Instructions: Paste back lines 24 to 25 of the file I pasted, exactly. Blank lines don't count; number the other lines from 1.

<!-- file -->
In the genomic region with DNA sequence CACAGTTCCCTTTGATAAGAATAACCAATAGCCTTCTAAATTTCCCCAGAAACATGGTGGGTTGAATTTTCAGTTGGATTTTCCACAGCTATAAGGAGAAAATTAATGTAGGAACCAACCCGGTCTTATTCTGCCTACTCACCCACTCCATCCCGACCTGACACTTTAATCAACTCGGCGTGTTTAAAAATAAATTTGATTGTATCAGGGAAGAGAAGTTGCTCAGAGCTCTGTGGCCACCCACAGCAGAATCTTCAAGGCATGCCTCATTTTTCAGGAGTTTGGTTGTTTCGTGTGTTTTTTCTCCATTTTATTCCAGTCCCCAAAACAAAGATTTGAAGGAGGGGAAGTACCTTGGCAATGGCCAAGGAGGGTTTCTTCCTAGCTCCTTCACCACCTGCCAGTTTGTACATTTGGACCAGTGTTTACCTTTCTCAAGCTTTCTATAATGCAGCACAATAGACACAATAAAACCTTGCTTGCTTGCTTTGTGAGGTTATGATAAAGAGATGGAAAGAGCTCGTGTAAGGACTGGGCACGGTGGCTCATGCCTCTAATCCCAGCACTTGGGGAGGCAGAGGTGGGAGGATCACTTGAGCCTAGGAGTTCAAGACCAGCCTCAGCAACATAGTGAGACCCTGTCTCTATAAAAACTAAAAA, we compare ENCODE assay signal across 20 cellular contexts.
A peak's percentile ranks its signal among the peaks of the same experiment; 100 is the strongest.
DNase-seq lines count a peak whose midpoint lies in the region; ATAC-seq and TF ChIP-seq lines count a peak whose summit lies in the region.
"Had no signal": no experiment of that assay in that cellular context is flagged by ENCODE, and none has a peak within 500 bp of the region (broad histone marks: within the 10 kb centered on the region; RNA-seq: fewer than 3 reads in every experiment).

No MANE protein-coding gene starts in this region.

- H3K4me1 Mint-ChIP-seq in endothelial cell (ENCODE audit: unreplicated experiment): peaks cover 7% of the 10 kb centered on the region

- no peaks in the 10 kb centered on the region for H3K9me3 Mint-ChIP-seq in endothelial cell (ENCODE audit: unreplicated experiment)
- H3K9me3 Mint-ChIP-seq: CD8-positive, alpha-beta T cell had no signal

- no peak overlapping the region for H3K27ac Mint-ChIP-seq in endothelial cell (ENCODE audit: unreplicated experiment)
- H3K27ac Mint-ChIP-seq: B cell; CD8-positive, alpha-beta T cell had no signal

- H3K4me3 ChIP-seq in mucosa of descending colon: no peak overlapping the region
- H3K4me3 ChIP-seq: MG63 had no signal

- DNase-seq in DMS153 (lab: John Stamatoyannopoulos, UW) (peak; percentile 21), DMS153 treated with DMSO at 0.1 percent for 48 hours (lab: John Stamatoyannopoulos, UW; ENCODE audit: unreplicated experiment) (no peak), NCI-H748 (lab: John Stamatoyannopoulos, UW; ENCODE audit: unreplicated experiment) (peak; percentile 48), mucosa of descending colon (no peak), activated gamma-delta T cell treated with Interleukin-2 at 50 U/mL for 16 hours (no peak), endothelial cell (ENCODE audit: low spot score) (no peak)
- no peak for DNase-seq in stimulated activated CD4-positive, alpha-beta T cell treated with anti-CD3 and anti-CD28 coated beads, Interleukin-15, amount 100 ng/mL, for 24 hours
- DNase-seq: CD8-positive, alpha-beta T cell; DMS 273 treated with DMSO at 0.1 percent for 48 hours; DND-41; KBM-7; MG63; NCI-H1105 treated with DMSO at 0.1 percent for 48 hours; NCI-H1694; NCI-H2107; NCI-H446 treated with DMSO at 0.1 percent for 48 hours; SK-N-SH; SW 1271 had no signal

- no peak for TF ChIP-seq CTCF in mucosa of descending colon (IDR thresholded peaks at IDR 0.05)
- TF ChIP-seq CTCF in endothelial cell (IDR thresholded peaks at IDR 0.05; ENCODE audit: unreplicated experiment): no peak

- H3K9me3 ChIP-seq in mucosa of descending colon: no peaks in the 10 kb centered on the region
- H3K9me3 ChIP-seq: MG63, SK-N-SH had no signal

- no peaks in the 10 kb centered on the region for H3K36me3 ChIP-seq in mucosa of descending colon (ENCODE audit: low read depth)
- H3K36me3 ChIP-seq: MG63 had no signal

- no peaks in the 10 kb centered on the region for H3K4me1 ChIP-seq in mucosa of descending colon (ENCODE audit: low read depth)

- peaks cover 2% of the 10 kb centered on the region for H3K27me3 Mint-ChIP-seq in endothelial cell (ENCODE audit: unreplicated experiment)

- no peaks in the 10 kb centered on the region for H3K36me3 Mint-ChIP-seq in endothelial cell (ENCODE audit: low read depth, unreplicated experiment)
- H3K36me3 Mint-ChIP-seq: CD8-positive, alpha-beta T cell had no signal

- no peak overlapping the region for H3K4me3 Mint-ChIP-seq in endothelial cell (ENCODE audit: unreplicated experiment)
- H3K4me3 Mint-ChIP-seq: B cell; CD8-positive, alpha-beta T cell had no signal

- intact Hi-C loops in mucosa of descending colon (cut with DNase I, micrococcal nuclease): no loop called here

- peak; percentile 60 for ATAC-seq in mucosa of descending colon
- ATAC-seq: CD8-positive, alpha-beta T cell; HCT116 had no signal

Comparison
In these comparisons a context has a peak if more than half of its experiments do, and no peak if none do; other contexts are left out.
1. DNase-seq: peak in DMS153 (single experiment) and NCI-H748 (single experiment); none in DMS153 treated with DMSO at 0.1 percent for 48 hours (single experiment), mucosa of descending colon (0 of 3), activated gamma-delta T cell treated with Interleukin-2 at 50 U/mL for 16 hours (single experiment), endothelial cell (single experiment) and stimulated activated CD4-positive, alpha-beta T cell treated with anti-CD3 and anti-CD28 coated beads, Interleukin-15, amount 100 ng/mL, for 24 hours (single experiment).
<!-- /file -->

- no peaks in the 10 kb centered on the region for H3K36me3 Mint-ChIP-seq in endothelial cell (ENCODE audit: low read depth, unreplicated experiment)
- H3K36me3 Mint-ChIP-seq: CD8-positive, alpha-beta T cell had no signal